I was wondering why Docker apps don’t come as easy to install like Linuxserver’s? Case in point: Joplin.
Well, I really do think Joplin server’s documentation needs a lot more polishing. Fortunately I was able to make it work in my system, even without exposing additional ports to the public, which I’m sharing below.
According to Noted:
Make sure that you already have a ready Docker Network for your Joplin app and database. This will make sure that you don’t expose additional ports to the public. If you don’t have a dedicated network yet, just run:
sudo docker network create -d bridge examplenetwork
I would assume that you already have the Nginx Proxy Manager installed and it’s running in the same
examplenetwork . Now, add a new Proxy Host with your domain name, e.g.
joplin.example.com, then hostname should be
joplin_app (container name below) and port
On your favorite directory, just create the
docker-compose.yml file, which should contain:
version: '3' services: db: image: postgres:13 container_name: joplin_db volumes: - ./data/postgres:/var/lib/postgresql/data # ports: we don't need this anymore because we're reverse proxying anyway # - "5432:5432" restart: unless-stopped environment: - POSTGRES_PASSWORD=yHZ4TbsyKJI0Xi2sUmXDuz - POSTGRES_USER=Barrier1542 - POSTGRES_DB=Sudden9997 networks: - examplenetwork app: image: joplin/server:latest depends_on: - db container_name: joplin_app # ports: we don't need this anymore because we're reverse proxying anyway # - "22300:22300" restart: unless-stopped environment: - APP_PORT=22300 - APP_BASE_URL=https://joplin.example.com - DB_CLIENT=pg - POSTGRES_PASSWORD=yHZ4TbsyKJI0Xi2sUmXDuz - POSTGRES_DATABASE=Sudden9997 - POSTGRES_USER=Barrier1542 - POSTGRES_PORT=5432 - POSTGRES_HOST=db networks: - examplenetwork networks: examplenetwork: external: true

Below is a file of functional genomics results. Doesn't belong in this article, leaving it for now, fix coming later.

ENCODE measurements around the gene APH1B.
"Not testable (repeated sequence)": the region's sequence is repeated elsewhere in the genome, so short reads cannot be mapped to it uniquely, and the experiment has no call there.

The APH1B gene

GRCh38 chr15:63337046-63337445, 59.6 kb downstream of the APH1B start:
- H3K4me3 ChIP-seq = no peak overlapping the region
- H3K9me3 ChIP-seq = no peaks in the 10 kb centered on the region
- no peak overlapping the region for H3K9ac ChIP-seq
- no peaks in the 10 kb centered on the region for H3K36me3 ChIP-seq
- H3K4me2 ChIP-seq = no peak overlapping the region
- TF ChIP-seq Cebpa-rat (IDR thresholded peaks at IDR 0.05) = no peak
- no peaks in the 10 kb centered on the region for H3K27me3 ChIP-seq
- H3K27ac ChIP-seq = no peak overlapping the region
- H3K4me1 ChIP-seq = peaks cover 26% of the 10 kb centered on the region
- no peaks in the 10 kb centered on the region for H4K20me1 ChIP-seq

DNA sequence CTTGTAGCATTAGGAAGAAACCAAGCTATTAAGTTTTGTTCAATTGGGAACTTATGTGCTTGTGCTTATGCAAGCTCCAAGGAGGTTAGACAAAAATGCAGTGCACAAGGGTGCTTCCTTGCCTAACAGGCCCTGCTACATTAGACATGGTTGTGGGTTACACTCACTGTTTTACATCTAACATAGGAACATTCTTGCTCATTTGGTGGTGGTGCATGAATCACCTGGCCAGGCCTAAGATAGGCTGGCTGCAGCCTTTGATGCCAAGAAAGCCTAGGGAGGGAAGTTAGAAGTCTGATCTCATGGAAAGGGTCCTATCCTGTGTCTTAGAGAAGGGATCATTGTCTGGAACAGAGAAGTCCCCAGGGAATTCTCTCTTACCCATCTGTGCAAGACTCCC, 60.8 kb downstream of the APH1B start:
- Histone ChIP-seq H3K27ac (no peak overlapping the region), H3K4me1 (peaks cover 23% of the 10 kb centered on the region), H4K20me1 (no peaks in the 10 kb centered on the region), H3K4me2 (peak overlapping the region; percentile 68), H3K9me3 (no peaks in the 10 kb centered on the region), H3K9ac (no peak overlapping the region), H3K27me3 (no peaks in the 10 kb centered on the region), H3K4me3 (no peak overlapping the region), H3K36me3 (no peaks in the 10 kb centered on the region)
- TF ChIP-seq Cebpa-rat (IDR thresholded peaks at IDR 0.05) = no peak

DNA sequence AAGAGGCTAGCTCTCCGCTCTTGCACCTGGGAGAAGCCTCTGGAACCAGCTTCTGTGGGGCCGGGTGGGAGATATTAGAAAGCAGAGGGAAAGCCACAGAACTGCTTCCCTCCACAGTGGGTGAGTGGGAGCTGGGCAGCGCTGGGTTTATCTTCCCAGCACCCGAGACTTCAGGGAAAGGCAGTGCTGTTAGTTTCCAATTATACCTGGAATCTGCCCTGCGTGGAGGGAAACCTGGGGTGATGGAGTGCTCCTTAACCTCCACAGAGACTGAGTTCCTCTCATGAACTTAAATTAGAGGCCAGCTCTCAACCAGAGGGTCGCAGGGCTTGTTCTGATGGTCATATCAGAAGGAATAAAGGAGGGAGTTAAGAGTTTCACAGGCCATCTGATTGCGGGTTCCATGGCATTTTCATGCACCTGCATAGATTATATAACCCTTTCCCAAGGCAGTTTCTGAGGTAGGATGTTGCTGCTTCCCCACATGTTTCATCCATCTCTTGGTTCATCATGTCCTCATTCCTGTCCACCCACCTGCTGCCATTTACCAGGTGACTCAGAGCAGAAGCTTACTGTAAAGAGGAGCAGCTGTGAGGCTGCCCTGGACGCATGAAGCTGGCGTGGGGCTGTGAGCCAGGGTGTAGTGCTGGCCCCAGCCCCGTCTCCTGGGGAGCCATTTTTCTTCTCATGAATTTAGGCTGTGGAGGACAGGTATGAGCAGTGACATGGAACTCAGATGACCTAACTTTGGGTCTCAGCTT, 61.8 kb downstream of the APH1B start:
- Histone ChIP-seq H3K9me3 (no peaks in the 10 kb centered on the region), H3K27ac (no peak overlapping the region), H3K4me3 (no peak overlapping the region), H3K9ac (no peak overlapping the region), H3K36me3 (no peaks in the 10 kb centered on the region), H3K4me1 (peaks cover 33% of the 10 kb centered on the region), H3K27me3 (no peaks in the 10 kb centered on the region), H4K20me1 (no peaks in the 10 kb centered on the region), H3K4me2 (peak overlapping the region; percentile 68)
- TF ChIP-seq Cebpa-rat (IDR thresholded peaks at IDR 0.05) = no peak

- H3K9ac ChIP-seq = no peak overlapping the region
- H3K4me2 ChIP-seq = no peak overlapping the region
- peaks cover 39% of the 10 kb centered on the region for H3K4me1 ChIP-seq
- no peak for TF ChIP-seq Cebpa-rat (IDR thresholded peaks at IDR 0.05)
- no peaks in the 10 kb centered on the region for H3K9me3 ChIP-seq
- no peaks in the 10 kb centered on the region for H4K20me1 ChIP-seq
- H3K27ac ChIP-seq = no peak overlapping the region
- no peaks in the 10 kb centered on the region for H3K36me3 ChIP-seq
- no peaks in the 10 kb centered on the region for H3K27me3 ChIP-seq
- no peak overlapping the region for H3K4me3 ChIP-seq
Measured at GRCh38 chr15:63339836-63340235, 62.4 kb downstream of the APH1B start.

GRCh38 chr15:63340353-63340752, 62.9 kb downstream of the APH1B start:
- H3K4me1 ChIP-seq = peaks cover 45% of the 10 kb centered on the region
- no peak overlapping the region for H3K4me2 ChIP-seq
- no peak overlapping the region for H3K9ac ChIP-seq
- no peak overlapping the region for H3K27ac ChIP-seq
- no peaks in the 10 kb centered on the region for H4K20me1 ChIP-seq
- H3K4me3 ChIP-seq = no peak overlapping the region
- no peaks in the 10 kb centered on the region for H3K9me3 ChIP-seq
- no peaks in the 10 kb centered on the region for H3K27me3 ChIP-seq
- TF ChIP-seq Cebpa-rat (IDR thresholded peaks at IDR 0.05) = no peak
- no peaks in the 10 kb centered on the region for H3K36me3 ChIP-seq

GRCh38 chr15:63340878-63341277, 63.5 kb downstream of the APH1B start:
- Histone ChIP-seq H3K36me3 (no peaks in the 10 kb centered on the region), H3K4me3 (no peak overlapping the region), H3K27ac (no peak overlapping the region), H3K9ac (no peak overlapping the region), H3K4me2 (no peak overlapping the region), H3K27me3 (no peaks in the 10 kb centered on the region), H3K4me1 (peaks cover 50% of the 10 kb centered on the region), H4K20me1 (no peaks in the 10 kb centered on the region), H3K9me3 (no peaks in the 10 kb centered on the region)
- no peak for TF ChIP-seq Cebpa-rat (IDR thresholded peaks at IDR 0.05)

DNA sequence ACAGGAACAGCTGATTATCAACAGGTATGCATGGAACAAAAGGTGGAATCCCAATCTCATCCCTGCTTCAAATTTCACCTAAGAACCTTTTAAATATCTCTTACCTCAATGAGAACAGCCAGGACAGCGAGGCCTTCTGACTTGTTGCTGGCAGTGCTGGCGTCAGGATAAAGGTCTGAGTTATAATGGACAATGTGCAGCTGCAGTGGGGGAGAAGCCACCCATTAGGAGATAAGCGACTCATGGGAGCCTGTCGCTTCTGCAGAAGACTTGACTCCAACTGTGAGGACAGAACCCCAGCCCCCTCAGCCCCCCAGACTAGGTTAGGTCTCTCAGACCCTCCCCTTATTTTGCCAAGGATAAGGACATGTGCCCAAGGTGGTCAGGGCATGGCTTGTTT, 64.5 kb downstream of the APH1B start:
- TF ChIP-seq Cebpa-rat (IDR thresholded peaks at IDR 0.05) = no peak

Don’t worry about the usernames and passwords in my sample
docker-compose.yml file, they were just randomly generated and not used for production elsewhere.
sudo docker-compose up -d
Did you know that the Joplin docker image alone is worth 1.2GB of storage in your server? Postgres is another 373MB.
As Joplin populates your
/data/postgres folder in the initial setup, as well as along the way as you actually use your server, it creates files and directories with user and group permissions assigned to
systemd-coredump. Worse, they are readable and writable by the user only. That is usually fine, until you try backing them up using Duplicati.
The solution: run your Duplicati docker app with root privileges.
I know the rule about not running apps as root. But that’s the only way I see so far that work. Perhaps, Joplin could give us an option to create and update files in the persistent volumes as a regular user. That way, I can run Duplicati as that same user and could access the files for backup.